COATES & ALEXANDER ON THE PRIMARY
I find in Ta-Nehisi Coates and Michelle Alexander two of the most important writers/voices of our time, especially when it comes to race and racism in America. Through the specificity of his work on reparations, Coates opens up a compelling discussion of history, grievance, even sin (my word). And he asks how a democratic people honestly and effectively deals with the bloody past. For the sake of the blessed present and future. Through the specificity of her work on the prison-industrial complex, Alexander sounds an urgent call for repentance, reform and (in effect) revolution where criminal justice is concerned. For the sake of our people, our neighbors, our kids.
As I navigate my own worlds of privilege, these are the kinds of writers who speak clearly and forcefully. To me. Even more, they insist on meaningful action, on my part, and on the part of folks like me. They make a claim on my time, my energy, my moral participation. To turn from these issues is to miss the point. Of America.
So their thoughts this week--Coates on "Democracy Now" and Alexander in "The Nation"--are worth our time and effort. Here, they weigh in--tentatively, on Coates' part--on the Presidential primaries of 2016.
What I get from their thinking is just this: that there's still more work to be done by both Hillary Clinton and Bernie Sanders in addressing the historic and contemporary needs and issues of black Americans. The conversation to this point is incomplete. A deeper probing of mass incarceration is necessary. A more complex grappling with reparations is necessary. And so much, so much, so much more. Policing. Economics. Education. So much more.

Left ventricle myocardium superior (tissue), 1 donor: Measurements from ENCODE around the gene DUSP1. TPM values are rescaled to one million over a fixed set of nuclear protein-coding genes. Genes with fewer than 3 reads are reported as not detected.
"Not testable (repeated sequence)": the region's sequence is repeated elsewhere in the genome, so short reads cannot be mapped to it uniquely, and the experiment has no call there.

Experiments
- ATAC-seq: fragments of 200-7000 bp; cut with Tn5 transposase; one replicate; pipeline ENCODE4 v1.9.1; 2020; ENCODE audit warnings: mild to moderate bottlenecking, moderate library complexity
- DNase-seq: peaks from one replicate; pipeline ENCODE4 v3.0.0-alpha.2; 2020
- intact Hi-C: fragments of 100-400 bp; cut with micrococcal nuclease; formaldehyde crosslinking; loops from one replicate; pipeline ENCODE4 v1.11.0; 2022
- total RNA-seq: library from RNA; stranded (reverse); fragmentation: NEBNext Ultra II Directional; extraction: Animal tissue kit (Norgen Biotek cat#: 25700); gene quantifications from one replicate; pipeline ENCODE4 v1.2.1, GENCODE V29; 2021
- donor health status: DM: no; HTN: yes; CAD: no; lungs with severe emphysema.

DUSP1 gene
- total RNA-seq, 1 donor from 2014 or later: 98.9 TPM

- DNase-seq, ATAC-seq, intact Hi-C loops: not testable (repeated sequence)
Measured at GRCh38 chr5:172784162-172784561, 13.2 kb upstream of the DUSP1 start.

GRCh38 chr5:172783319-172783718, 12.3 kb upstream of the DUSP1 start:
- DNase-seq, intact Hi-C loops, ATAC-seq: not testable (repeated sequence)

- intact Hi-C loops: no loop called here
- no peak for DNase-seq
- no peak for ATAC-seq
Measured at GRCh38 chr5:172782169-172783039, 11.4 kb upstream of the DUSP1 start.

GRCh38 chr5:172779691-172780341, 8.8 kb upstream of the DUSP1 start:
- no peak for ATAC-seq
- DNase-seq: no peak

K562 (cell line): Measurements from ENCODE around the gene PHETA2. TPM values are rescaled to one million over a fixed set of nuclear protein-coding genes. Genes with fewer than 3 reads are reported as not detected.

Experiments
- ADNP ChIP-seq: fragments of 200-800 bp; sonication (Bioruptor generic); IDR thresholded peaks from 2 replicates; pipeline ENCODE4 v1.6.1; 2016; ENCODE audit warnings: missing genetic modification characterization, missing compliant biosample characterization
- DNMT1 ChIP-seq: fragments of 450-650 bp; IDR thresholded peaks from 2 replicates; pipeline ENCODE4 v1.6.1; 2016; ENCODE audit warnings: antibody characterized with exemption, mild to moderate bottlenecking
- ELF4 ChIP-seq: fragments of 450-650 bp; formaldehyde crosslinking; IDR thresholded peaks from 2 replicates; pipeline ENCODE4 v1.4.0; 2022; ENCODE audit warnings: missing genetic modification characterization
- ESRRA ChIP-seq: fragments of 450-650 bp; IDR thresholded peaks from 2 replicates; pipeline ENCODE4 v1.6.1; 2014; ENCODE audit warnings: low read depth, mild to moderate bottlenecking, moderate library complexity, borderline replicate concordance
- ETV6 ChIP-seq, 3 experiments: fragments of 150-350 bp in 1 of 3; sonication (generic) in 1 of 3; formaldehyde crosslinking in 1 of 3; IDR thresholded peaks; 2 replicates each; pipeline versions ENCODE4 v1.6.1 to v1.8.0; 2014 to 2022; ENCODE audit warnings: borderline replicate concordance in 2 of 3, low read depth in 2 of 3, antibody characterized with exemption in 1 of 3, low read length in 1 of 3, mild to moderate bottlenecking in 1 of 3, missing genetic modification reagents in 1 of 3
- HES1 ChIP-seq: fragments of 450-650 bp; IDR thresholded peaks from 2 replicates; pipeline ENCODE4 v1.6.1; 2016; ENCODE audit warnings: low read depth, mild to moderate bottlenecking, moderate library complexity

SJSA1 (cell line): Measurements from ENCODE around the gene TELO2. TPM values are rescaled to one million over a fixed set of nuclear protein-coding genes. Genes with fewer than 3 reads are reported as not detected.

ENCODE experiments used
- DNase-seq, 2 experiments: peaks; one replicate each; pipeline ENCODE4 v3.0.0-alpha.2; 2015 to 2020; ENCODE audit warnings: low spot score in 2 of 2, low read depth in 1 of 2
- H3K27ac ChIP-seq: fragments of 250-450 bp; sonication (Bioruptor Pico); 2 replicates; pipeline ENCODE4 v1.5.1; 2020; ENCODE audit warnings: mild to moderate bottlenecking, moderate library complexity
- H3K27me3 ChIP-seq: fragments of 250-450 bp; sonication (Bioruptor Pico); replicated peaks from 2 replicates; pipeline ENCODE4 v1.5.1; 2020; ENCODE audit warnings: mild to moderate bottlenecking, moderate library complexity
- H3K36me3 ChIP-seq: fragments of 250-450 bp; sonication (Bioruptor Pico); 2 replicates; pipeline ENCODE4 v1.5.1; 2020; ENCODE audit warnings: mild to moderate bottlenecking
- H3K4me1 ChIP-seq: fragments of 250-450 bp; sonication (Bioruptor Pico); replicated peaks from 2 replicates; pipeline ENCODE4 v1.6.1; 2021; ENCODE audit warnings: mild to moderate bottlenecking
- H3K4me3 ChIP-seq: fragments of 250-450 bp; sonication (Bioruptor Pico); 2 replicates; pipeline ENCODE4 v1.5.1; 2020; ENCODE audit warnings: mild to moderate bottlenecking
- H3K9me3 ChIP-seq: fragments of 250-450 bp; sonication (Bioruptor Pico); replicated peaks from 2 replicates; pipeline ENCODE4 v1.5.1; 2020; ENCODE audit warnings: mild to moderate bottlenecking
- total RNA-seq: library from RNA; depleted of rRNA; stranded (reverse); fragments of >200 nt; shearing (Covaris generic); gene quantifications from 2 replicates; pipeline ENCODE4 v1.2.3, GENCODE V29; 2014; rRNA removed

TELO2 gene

I guess the point is that it's politically unwise and morally just wrong for any candidate to presume the support of the so-called "black" vote. Particularly now, particularly in THIS Democratic primary, there has to be a vital and thoughtful and far-reaching debate about race in America. And all that that means.
I may be naive, woefully so; but I want to say that Hillary Clinton and Bernie Sanders can deliver. Not perfectly, because their limitations are clear: but they can take this conversation to a higher level. To do this, they'd be wise to invite folks like Ta-Nehisi Coates and Michelle Alexander to the table. Because it's not just about Al Sharpton and the so-called "black" vote. It's about America and where we're going.